I often miss the Epsom & Ewell MRC show at nearby Epsom. Some years it has been the same weekend as our ESNG exhibition, and others the week after – and after our own show, I’ve had enough of model railways for a week or two! But in 2019, I’d recovered from NGSE, and gave the two Derek’s a lift up to Nescott to have a look at this good quality exhibition.
As one entered the show, we first stopped to look at Frecclesham – 14′ of Southern Region branch line. Simple, but very nicely presented.
On to Theobalds Yard, mixed gauge in 7mm scale.
Dent in ‘OO’ took me back to teenage years, and David Jenkinson’s inspiring EM model. A simple oval, really, but it captures the character of the Settle and Carlisle.
You’d have to guess that ‘Minories’ in ‘P4’ would be a favourite of mine. Based (surprise, surprise) on CJ Freezer’s classic Minories plan, with more complex station throat pointwork, green EMU’s, working point rodding operate the points, and all movements in and out of the station operated by bell codes. What is there not to like (though two days of operating with bell codes would be enough to drive you mad – even worse than the year we exhibited the Cha(I)rman’s Swiss layout complete with cuckoo clocks.)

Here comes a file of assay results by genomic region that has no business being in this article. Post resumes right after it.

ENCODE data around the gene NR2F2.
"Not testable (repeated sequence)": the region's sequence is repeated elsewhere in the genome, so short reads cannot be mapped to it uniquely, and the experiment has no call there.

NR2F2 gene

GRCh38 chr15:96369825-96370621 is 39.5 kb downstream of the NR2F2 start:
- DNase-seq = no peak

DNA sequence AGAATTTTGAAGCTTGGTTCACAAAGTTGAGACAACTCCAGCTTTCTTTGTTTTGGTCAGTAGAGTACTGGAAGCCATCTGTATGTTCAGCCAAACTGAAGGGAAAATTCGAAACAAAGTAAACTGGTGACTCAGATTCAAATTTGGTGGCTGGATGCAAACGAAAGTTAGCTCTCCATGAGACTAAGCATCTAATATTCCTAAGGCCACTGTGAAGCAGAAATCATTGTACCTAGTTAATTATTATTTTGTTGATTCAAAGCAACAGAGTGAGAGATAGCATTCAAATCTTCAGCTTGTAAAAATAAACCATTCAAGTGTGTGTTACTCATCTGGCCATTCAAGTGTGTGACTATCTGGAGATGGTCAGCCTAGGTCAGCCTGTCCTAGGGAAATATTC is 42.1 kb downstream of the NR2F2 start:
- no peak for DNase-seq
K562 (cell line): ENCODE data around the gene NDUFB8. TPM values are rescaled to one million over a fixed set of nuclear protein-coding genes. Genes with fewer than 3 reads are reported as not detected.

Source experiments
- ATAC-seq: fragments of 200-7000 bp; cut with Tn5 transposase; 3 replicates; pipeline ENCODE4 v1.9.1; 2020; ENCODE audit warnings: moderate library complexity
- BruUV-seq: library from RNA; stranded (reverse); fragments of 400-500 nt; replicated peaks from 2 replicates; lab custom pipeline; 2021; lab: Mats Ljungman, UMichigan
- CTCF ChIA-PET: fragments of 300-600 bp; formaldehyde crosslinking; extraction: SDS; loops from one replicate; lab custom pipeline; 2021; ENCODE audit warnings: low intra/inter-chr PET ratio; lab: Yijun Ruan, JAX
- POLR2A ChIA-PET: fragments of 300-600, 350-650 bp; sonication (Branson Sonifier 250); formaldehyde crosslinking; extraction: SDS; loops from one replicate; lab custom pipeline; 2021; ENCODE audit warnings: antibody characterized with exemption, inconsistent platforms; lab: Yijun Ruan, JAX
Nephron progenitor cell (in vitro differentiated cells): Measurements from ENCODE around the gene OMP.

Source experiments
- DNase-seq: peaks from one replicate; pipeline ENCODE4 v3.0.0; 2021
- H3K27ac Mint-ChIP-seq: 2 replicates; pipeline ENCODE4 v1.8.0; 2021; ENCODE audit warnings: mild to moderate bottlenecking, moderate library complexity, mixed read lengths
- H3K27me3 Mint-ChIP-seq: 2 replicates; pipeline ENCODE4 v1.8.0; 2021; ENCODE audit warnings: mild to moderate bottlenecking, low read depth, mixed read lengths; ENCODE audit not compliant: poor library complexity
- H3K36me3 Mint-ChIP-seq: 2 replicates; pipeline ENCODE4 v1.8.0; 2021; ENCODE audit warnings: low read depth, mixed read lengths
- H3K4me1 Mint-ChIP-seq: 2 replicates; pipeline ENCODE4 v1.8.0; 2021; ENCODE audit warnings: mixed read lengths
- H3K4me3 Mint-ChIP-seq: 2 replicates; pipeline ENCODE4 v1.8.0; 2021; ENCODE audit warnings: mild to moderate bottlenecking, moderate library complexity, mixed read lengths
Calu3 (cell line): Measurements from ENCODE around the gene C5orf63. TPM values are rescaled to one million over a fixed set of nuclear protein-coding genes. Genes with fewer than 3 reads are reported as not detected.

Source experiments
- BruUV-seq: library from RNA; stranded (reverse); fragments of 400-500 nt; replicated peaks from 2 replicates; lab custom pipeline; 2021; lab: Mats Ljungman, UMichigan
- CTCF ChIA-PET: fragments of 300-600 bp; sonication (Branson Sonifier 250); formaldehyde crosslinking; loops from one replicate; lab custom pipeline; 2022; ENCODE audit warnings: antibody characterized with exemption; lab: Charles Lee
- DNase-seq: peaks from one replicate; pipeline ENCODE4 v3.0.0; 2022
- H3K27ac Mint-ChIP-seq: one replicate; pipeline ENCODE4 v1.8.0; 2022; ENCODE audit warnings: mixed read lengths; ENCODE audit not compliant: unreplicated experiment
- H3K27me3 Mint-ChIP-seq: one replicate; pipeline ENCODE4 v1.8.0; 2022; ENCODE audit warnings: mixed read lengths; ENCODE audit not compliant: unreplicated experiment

South Snowdon (NWNGR) is built to 8mm/ft, to give an accurate gauge/scale ratio on ‘OO’ gauge track. An interesting representation of the actual station at Rhyd Ddu, but unfortunately in a very dark corner of the hall.
Arun Quay (in O) has become well known on the exhibition circuit, but it deserves its plaudits. Interesting to see the pictures of how it is constructed, and an example of an expanded polystyrene faced with 1/16 plywood baseboard girder. Very, very, light and surprisingly strong.
First of the three excellent ‘N’ gauge layouts in the show was Little Aller Junction. A cut down version of Aller Junction on the Western Region main line in the South West, this layout feels more than 7 feet long. I’ve been following its construction on N Gauge Forum, so it was great to see it in the flesh. All goes to show that you don’t need a station or sidings for a very satisfying layout. The most complex trackwork is in the fiddle yard, where lines cross over in order to get trains back on the correct up or down, fast or slow, line.
Last for today’s blog is the OO9 Garreg Wen. Very attractive narrow gauge modelling, that can immediately be placed into mid or north Wales.